> There are no direct comparisons that really fit with pro wrestling. A show like WrestleMania or Royal Rumble legitimately get in excess of 1 million viewers the day of the show, but that’s also a worldwide number and not a U.S. number, which would be roughly triple what this show did. But WWE Network, also available free to new subscribers, is a subscription service so it’s not a fair comparison.
> WWE also did its live Facebook plus mixed match challenge shows. As far as a live average viewership, those shows would range from 35,000 to 70,000 depending on the week of the course of the 20 minute show. Facebook Watch isn’t a sign up service, so it should do more than a sign-up service, and the 35,000 to 70,000 figure would be compared to the 140,000 figure and not the 350,000. WWE also had the advantage that it put its show on directly after Smackdown, and would direct viewers do it during both Raw and Smackdown. And a 20 minute or 30 minute time commitment is much easier than three-and-a-half hours. Still, Mixed Match Challenge was just added unnecessary WWE programming as opposed to a pushed major show. But even so, WWE also has tremendous visibility advantages and putting on a live event right after a live television show on a more convenient platform and doing one-quarter to one-half of what AEW did is clearly a success.
> Outside North America, the show was broadcast on Fite TV, and did about 14,000 iPPV buys. That’s a very good number. Nobody expected Double or Nothing level of buys. Double or Nothing did 20,000 outside the U.S. but DON aired on ITV Box Office while Fyter Fest did not. The U.K. iPPV buys were up, but that’s also because you had the DON television buyers that, if they wanted to see this show, had to do so through Fite.
> Another lesson of this show as far as streaming went is that on B/R Live, DON, as a PPV, saw almost everyone watch from start-to-finish, since people were paying for it. For this show, as the difference between 140,000 and 350,000 shows, a lot of people tuned in and out. When you make something free, it gives it a value, and people could watch some, watch UFC, go to the movies, or whatever and come back later. Or some could watch for a while, stop and come back the next day or later, or watch, be turned off, and give up on the show without the idea they paid for it and thus should watch it until the finish.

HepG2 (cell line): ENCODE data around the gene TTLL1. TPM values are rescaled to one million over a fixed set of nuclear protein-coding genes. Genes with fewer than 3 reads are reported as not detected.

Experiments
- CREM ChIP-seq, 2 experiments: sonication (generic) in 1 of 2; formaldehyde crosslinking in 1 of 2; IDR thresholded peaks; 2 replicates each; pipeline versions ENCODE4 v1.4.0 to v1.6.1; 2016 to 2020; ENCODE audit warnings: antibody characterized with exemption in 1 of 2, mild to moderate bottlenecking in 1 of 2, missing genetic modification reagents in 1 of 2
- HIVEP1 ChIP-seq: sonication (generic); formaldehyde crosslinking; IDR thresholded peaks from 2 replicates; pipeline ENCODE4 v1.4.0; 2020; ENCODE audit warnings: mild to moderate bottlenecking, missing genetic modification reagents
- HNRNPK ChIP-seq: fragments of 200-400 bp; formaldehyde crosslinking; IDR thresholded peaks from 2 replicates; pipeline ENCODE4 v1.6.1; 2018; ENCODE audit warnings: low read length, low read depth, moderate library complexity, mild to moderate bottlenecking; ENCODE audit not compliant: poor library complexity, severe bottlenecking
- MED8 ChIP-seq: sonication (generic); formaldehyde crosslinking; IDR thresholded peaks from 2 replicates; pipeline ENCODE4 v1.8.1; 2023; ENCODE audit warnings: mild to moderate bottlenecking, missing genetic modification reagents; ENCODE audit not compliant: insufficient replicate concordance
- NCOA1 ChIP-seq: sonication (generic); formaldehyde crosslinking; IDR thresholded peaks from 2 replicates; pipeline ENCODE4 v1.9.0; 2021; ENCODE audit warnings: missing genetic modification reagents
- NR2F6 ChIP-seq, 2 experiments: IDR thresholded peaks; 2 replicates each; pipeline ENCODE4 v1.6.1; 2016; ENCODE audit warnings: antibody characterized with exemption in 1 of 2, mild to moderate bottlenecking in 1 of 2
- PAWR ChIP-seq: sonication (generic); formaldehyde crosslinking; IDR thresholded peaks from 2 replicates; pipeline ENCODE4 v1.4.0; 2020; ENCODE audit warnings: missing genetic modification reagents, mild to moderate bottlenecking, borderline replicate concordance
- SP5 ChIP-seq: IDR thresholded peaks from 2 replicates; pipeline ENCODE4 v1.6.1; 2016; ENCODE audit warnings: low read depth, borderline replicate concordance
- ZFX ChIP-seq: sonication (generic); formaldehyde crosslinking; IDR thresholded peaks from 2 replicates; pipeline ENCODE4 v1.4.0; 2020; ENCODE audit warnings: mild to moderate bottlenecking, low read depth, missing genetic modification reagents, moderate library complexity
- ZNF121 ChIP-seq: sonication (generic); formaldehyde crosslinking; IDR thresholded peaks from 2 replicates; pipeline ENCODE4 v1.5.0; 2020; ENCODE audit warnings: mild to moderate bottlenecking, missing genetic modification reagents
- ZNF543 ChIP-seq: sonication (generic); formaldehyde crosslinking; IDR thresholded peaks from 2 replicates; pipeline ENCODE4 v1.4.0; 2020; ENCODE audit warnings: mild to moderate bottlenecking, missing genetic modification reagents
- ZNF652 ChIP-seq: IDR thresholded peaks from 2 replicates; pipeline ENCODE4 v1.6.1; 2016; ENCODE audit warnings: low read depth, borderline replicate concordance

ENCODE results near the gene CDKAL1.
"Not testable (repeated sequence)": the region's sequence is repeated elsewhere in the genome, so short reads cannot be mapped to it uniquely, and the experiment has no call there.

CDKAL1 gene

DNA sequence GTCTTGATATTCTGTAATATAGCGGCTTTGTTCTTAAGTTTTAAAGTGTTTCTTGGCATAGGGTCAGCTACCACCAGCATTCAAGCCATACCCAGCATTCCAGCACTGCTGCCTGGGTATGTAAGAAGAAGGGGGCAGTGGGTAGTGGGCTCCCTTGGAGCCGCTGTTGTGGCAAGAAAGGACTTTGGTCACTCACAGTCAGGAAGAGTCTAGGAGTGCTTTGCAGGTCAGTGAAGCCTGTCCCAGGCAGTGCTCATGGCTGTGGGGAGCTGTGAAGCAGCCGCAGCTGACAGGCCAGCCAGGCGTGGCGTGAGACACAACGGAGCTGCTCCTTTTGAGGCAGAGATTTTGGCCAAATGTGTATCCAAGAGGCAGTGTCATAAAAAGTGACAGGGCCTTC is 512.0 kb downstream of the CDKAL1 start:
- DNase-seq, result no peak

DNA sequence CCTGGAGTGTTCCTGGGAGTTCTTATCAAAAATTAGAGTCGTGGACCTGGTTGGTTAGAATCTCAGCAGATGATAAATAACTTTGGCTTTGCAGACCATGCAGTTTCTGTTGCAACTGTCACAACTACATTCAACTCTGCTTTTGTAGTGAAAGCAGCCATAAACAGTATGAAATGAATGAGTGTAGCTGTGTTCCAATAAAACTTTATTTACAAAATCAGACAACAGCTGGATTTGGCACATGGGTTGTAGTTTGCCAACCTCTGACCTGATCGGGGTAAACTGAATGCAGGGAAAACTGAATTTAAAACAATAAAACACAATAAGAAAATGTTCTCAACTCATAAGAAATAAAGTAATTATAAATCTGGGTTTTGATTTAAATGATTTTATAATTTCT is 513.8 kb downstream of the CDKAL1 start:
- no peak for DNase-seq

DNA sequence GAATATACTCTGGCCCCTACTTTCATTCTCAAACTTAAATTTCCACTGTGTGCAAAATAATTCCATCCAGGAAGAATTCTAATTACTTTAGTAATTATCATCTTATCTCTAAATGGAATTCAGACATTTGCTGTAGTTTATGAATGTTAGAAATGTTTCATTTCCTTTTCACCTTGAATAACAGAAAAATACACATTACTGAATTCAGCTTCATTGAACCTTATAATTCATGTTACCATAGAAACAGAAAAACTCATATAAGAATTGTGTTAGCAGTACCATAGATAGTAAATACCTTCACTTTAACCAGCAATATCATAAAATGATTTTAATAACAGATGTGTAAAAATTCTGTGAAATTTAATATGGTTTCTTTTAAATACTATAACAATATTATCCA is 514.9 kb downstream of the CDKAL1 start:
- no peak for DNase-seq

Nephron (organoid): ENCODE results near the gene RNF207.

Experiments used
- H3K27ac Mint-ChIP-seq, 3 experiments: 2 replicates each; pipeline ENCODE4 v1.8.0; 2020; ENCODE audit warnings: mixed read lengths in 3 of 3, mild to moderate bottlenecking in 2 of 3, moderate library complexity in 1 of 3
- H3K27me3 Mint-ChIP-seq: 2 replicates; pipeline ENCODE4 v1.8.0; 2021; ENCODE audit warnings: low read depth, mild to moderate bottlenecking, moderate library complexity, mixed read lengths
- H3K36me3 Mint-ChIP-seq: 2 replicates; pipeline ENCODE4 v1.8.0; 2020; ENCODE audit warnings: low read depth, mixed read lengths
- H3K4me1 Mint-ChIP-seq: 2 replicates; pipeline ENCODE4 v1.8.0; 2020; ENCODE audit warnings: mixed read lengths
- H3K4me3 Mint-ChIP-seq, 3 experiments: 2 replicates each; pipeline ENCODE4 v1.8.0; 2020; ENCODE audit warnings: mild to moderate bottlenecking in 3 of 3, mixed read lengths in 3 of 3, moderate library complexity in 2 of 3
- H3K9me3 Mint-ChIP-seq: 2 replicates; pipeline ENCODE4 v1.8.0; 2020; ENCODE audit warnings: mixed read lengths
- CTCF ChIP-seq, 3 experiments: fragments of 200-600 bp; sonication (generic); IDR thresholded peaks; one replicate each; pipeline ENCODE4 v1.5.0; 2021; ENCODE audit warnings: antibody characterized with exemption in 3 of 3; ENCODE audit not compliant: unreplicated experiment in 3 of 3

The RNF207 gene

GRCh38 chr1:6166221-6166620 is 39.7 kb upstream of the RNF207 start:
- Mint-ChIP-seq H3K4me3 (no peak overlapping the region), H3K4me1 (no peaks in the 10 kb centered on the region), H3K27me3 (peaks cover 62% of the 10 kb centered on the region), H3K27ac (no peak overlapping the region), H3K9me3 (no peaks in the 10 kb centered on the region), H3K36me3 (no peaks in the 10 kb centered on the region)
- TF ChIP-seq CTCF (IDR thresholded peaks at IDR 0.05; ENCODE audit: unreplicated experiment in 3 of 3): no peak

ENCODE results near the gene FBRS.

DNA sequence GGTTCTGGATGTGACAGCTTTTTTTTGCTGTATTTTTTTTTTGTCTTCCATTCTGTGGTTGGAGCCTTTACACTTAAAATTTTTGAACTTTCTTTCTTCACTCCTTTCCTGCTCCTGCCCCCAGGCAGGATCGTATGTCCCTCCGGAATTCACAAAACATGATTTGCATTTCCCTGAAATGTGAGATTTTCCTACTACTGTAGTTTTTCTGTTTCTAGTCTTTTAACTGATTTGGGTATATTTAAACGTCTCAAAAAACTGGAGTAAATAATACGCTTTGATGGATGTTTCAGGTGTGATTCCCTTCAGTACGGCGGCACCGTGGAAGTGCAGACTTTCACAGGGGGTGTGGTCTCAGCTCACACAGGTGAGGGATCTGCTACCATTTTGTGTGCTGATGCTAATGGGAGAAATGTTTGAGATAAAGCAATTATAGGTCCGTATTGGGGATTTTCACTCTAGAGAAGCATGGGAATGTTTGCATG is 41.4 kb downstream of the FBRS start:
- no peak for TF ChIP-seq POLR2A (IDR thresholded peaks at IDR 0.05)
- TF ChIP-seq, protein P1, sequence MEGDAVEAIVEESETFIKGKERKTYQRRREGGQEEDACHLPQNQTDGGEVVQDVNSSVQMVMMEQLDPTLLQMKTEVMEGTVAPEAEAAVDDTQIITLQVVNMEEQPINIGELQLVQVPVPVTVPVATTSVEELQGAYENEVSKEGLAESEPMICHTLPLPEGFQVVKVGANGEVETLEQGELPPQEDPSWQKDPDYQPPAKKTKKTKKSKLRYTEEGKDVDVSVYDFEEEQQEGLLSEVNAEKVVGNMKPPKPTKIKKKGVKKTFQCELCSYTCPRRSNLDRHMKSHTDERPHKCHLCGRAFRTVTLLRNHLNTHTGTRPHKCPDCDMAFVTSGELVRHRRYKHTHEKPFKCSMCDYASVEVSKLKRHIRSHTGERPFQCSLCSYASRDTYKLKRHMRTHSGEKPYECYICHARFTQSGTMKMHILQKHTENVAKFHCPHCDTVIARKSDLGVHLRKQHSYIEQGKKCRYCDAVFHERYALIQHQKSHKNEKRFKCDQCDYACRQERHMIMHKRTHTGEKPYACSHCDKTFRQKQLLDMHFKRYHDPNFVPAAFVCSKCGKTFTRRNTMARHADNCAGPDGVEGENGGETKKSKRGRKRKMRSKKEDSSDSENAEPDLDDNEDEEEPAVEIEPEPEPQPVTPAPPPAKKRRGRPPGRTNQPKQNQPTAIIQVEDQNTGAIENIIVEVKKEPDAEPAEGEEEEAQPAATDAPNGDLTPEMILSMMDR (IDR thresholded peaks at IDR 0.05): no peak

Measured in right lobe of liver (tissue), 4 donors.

> A lot more will be learned in two weeks with Fight for the Fallen. The iPPV price will slightly higher since that will be part of the charitable contribution. In the U.S., it’ll be live on BR. At press time, five matches have been announced, headlined by Cody & Dustin Rhodes vs. The Young Bucks, plus Kenny Omega vs. Cima, Hangman Page vs. Kip Sabian, Jimmy Havoc & Joey Janela & Darby Allin vs. MJF & Shawn Spears & Sammy Guevara, and Brandi Rhodes vs. Allie. There is a storyline with MJF and Spears on the same team, as MJF, even though a heel, is friends with Cody and helped him to the back and they showed Spears and MJF having words backstage after Spears had laid out Cody with the chair shot.
> Brandi Rhodes, on the Road to Fight for the Fallen on 7/3, gave an unbelievable emotional interview tying this match to her disappointments in herself during her figure skating career as a teenager.